The probability, nature and impact of cyber attack and/or cyber terrorism (yes, they are different but in many ways similar) are being debated elsewhere here.
To date the focus has been on vulnerability of large corporate clients and to a spectrum of threats generated by a broad constituency ranging from the independent hacker in search of kudos to governments attempting to steal information or bring down an enemy’s critical facilities. Corporates will be exhorted by governments to wake up to the threat of business interruption and espionage. Generals will speak of the new battle landscape and their troubles in getting their treasuries to fund research and defensive developments.
But what of the ‘Rest of the World’? Developing countries—autocratic or aspiring to democracy—often exhibit structural and economic weakness and struggle for political legitimacy, sometimes within contested boundaries and often absent a developed IT sector. Such conditions make for poor cyber security. Where recourse to the law is weak, cyber offensives catalysed with influence may combine to a potent degree, leaving multinational companies to worry about:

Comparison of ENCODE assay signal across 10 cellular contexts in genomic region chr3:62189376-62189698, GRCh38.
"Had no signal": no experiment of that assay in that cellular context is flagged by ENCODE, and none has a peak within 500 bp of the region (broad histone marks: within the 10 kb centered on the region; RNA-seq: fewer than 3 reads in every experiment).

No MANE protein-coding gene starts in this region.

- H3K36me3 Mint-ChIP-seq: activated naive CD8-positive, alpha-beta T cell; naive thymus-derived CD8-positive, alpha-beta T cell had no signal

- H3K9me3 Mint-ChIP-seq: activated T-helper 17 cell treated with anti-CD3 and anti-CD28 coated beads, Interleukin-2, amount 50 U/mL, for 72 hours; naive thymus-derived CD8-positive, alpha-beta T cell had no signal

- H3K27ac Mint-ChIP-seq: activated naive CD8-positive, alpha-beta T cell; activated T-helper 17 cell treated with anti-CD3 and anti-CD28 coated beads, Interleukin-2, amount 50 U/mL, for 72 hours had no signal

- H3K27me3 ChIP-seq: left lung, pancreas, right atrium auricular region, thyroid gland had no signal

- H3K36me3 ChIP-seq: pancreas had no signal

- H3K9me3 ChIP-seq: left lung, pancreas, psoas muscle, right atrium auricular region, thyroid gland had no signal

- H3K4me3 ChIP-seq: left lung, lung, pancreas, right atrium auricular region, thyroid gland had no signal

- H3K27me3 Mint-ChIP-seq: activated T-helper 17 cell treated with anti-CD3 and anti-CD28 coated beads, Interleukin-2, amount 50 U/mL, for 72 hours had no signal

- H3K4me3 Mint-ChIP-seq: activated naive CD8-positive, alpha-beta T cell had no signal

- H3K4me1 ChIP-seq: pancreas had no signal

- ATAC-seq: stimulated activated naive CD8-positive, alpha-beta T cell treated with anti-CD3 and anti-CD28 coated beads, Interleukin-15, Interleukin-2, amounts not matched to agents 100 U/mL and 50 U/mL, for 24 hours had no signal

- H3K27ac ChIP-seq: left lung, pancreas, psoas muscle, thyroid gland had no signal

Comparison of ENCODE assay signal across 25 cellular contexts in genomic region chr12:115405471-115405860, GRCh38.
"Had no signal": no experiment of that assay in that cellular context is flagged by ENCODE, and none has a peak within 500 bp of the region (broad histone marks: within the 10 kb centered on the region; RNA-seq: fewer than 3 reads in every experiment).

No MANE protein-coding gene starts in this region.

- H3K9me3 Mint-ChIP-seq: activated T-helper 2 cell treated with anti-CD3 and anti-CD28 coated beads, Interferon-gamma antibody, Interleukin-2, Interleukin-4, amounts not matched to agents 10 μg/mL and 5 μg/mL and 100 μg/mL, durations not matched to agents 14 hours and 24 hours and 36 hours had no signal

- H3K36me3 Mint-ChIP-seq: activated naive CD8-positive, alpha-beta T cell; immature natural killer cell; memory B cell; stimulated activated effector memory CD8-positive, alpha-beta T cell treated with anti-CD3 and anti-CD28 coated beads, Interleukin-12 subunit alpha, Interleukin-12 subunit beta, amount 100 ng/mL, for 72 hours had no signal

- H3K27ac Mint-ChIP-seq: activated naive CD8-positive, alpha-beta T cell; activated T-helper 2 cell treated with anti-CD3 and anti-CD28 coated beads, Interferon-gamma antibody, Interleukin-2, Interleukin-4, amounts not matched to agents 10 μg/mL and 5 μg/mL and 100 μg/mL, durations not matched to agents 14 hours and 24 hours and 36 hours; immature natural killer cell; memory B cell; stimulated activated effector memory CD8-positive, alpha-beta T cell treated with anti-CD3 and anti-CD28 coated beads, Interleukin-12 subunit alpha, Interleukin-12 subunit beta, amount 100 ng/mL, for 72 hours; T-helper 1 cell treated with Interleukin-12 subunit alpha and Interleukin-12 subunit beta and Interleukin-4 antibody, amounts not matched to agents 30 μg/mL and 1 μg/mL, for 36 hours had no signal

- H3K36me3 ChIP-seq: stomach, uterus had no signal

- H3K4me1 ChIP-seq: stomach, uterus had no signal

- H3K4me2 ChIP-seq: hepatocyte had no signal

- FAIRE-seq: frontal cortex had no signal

- critical assets of their supply chains
- vulnerability of their corporate intranets through less robust local offices
- disgruntled employees susceptible to persuasion or coercion
- social media activism
Perhaps, in this “inter-connected world,” it is the weaker states hosting critical corporate assets that represent the “soft underbelly” for cyber warriors.
|This post was part of our SPOTLIGHT ON CYBER: Is Any Industry Safe?, published June 25, 2013. The feature also included these other risks:|